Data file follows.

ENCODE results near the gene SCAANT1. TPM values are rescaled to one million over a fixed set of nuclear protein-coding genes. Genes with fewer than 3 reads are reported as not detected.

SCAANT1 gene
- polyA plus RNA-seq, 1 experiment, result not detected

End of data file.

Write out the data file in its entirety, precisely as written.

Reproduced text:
ENCODE results near the gene SCAANT1. TPM values are rescaled to one million over a fixed set of nuclear protein-coding genes. Genes with fewer than 3 reads are reported as not detected.

SCAANT1 gene
- polyA plus RNA-seq, 1 experiment, result not detected